2010: no flying cars but an opportunity to get the Millennium Development Goals back on track

Ian Sullivan

Blog post by Ian Sullivan

Oxfam Great Britain, Online Campaigner
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For the first blog of the new decade I want to take you back to the turn of the century. A time when facebook did not exist, George W. Bush had not yet become the president of the United States and a plan by world leaders to tackle global poverty was launched - the Millennium Development Goals (MDGs).

These goals were agreed upon by 192 United Nations member states and trumpeted by the leaders of the G8 (the world’s most industrialised nations) as a solution to the continuing scar of global poverty. The short film below gives more of an idea of what these commitments are.

Reaching the MDGs will help millions of people to lift themselves out of poverty. They aim to provide, among other things, clean water, access to health care and medicines and a quality education for all.

The deadline for meeting these eight goals is 2015; we are two thirds of the way there and this year is vital.

Since 2000 a great deal of progress has been made in education, especially in getting more children into school. By getting rid of fees for primary school kids, Tanzania has got nearly 3 million more of them into school in the last 5 years.

There has also been some inspirational progress in saving children’s lives.  Nepal has cut the number of children who die before their fifth birthday by a third, and the country is on target to meet the Millennium Development Goal on child mortality before 2015.  Globally the goal to put TB into reverse was met in 2004.

These are great achievements, but unfortunately there’s still some serious work to be done.  72 million children in poor countries are still waiting for their chance to get into the classroom, and millions of people in poor countries continue to get poor-quality health care, or are forced to go without it altogether. Fees are too high, hospitals and clinics are too few.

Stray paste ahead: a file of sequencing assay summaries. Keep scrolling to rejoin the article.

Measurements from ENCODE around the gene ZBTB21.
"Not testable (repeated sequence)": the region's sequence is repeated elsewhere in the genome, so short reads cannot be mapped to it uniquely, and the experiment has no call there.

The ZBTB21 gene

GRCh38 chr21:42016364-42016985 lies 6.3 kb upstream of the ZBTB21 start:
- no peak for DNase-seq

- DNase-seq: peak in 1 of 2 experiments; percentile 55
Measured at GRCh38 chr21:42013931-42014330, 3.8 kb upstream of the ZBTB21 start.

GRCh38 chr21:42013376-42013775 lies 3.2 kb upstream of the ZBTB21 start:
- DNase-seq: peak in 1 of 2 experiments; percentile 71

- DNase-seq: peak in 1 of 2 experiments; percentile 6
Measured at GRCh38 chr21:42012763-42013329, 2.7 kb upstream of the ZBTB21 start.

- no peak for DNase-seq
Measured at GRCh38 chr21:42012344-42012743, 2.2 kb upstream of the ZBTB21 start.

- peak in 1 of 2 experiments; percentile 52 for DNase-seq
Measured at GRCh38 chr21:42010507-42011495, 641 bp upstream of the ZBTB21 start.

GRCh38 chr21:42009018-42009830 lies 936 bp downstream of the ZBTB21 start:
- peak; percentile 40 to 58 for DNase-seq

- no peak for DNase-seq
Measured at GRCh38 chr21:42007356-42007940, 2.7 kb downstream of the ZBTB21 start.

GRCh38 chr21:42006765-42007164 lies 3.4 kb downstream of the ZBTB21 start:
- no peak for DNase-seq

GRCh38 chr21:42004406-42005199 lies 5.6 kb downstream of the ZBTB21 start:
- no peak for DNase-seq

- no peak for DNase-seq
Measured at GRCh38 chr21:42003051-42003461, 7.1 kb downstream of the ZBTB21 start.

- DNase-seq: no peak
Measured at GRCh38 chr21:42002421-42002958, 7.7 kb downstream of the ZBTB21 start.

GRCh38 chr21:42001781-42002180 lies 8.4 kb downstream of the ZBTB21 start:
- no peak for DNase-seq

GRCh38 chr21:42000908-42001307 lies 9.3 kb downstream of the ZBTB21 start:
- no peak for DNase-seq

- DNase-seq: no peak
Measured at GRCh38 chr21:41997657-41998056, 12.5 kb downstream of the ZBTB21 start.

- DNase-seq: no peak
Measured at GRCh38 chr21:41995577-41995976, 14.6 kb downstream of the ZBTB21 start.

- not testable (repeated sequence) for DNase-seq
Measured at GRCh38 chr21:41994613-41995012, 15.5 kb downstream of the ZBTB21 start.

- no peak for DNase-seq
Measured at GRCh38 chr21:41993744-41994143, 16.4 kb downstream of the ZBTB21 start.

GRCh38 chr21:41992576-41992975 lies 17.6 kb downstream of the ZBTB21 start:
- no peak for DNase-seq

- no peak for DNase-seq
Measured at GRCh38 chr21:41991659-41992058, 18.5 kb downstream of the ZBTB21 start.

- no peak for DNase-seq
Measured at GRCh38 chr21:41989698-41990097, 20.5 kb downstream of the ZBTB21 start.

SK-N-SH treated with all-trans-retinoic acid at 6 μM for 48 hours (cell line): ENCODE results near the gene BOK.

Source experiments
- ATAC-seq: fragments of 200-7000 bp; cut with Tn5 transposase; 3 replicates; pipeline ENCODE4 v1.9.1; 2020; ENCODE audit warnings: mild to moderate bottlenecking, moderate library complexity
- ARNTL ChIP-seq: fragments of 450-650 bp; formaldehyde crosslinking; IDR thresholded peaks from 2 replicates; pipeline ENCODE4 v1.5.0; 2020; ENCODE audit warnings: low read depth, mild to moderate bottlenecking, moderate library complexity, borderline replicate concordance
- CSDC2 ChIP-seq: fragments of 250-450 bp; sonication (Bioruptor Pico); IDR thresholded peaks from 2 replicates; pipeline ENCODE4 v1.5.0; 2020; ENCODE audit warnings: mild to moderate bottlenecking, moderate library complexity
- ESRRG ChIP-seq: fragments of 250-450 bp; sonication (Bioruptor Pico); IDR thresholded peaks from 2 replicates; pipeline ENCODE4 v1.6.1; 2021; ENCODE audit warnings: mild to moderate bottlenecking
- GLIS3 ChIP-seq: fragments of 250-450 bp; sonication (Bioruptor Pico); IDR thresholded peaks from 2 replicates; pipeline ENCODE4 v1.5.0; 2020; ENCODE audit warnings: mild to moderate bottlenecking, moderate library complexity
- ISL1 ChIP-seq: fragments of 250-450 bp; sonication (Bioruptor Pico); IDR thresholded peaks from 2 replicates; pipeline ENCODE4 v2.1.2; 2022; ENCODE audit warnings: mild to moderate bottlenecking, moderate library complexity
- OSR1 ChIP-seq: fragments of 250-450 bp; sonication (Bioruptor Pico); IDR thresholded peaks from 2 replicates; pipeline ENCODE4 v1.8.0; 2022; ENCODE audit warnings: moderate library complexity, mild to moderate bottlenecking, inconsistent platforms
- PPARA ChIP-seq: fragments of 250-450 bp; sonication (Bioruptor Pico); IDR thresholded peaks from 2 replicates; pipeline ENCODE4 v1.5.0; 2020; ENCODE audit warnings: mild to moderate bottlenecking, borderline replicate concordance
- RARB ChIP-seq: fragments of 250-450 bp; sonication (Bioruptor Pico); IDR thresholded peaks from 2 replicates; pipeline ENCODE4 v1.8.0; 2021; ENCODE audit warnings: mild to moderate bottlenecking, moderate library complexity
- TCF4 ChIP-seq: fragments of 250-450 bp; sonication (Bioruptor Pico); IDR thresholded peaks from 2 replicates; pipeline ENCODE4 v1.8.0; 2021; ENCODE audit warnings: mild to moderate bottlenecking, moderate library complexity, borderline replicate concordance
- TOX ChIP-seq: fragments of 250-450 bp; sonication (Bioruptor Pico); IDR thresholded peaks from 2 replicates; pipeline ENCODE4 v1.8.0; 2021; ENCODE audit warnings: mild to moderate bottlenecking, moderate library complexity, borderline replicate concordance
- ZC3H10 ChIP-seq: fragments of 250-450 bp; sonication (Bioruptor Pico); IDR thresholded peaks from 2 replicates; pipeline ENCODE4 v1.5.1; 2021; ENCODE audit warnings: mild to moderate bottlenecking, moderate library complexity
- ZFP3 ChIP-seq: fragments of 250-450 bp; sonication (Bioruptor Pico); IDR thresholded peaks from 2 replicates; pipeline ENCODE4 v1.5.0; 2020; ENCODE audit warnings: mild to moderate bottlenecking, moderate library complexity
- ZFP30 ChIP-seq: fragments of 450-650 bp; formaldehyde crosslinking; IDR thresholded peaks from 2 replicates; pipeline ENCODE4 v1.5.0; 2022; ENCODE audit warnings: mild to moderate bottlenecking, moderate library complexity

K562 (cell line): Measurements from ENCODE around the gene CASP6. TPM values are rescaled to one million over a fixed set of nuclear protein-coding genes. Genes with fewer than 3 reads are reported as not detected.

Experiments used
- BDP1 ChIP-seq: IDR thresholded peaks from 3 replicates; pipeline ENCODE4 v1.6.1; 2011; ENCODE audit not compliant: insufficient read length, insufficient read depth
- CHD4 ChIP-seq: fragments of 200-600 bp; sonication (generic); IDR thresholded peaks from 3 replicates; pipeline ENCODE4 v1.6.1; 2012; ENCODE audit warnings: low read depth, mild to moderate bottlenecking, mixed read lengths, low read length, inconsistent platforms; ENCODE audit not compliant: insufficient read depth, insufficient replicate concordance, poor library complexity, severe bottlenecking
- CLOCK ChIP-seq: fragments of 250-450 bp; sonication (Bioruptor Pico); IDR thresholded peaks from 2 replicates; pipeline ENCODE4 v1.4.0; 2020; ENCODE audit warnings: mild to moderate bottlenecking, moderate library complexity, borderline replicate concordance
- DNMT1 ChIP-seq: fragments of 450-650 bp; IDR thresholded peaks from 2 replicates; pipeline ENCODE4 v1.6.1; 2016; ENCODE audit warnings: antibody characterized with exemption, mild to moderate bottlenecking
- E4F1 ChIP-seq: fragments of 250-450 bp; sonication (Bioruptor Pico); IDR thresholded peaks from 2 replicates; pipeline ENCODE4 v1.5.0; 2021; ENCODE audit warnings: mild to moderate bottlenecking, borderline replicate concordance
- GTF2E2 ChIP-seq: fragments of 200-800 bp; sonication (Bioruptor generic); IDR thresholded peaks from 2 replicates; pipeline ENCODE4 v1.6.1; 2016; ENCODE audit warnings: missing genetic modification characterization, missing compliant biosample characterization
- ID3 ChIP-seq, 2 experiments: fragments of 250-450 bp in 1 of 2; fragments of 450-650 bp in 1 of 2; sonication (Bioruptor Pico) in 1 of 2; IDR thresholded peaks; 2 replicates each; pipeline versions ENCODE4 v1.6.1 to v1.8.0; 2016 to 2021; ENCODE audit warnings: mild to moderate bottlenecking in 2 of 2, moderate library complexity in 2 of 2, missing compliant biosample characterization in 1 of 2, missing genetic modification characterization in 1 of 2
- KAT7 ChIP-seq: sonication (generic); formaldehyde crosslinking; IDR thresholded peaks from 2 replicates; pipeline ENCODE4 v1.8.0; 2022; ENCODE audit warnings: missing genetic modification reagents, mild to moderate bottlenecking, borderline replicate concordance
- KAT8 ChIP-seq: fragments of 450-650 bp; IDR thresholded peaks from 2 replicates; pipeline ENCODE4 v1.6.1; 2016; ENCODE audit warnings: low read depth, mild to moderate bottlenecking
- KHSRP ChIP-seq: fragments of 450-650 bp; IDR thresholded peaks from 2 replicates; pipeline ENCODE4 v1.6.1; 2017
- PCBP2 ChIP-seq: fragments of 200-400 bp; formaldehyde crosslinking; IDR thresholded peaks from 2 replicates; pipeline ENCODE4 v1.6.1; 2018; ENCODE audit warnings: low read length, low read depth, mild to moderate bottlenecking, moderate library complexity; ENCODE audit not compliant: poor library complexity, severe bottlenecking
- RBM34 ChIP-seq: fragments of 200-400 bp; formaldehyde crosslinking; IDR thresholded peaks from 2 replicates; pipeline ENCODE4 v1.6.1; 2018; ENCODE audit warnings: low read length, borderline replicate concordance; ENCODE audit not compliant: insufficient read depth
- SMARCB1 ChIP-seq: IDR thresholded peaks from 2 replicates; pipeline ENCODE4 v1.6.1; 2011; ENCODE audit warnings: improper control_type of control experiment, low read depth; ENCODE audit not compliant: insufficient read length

A concerted effort is needed this year to get off track goals, such as maternal mortality, back on track, and ensure that the progress that has been made is not threatened by the impact of the global economic crisis that is making the live of poor families harder every day. 

We expect world leaders to seize the opportunity of 2010, when the MDGs will be high on the political agenda, from Spain to New York to South Africa, to build on great progress and show us how they will finish the job.

The UN will hold an MDG Summit in September to discuss progress on the goals and how they can be reached. So now is the time to put pressure on our leaders and make sure that they can’t wriggle out, forget about or spin their way around meeting the MDGs.

If we don’t start to see some strong action this year then these commitments will just become empty promises. And that’s where you come in. Take part in Oxfam’s Big Promise and send a message to world leaders that promises can and must be kept.

In some ways the new century has been a disappointment. I still don’t have a flying car or a robotic butler. There’s not much chance that I’ll get either of them in the next five years. But with the right will we can reach the MDGs and help lift millions of people out of poverty.